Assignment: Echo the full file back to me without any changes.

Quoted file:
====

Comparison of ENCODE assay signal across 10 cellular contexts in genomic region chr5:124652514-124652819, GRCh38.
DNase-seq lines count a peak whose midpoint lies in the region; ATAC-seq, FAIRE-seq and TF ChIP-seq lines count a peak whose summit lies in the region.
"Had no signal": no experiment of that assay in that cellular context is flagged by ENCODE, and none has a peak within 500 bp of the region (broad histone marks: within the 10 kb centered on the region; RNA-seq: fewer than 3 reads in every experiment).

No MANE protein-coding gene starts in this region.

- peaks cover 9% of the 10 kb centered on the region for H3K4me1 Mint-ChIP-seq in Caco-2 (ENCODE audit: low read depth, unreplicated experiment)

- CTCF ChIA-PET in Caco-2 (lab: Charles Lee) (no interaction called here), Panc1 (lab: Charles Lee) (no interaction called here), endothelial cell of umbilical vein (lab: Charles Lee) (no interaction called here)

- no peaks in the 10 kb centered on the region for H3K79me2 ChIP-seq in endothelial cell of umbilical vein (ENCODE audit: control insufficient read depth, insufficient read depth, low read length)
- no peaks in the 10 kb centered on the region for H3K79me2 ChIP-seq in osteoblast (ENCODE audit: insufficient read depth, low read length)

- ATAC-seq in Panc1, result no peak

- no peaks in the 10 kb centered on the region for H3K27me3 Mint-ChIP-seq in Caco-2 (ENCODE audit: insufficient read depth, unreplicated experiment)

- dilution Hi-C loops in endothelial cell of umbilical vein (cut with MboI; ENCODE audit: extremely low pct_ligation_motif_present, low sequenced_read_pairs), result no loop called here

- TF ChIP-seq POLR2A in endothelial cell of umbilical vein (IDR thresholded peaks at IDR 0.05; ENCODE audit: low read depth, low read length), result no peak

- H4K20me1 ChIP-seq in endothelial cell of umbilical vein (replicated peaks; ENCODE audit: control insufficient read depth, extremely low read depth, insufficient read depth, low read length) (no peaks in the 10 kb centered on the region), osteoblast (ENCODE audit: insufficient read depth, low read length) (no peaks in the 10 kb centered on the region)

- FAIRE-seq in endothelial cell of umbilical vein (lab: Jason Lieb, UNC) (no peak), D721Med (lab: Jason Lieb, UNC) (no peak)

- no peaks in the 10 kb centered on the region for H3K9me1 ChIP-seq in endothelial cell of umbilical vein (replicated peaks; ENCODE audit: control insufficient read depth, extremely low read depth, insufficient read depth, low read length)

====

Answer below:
Comparison of ENCODE assay signal across 10 cellular contexts in genomic region chr5:124652514-124652819, GRCh38.
DNase-seq lines count a peak whose midpoint lies in the region; ATAC-seq, FAIRE-seq and TF ChIP-seq lines count a peak whose summit lies in the region.
"Had no signal": no experiment of that assay in that cellular context is flagged by ENCODE, and none has a peak within 500 bp of the region (broad histone marks: within the 10 kb centered on the region; RNA-seq: fewer than 3 reads in every experiment).

No MANE protein-coding gene starts in this region.

- peaks cover 9% of the 10 kb centered on the region for H3K4me1 Mint-ChIP-seq in Caco-2 (ENCODE audit: low read depth, unreplicated experiment)

- CTCF ChIA-PET in Caco-2 (lab: Charles Lee) (no interaction called here), Panc1 (lab: Charles Lee) (no interaction called here), endothelial cell of umbilical vein (lab: Charles Lee) (no interaction called here)

- no peaks in the 10 kb centered on the region for H3K79me2 ChIP-seq in endothelial cell of umbilical vein (ENCODE audit: control insufficient read depth, insufficient read depth, low read length)
- no peaks in the 10 kb centered on the region for H3K79me2 ChIP-seq in osteoblast (ENCODE audit: insufficient read depth, low read length)

- ATAC-seq in Panc1, result no peak

- no peaks in the 10 kb centered on the region for H3K27me3 Mint-ChIP-seq in Caco-2 (ENCODE audit: insufficient read depth, unreplicated experiment)

- dilution Hi-C loops in endothelial cell of umbilical vein (cut with MboI; ENCODE audit: extremely low pct_ligation_motif_present, low sequenced_read_pairs), result no loop called here

- TF ChIP-seq POLR2A in endothelial cell of umbilical vein (IDR thresholded peaks at IDR 0.05; ENCODE audit: low read depth, low read length), result no peak

- H4K20me1 ChIP-seq in endothelial cell of umbilical vein (replicated peaks; ENCODE audit: control insufficient read depth, extremely low read depth, insufficient read depth, low read length) (no peaks in the 10 kb centered on the region), osteoblast (ENCODE audit: insufficient read depth, low read length) (no peaks in the 10 kb centered on the region)

- FAIRE-seq in endothelial cell of umbilical vein (lab: Jason Lieb, UNC) (no peak), D721Med (lab: Jason Lieb, UNC) (no peak)

- no peaks in the 10 kb centered on the region for H3K9me1 ChIP-seq in endothelial cell of umbilical vein (replicated peaks; ENCODE audit: control insufficient read depth, extremely low read depth, insufficient read depth, low read length)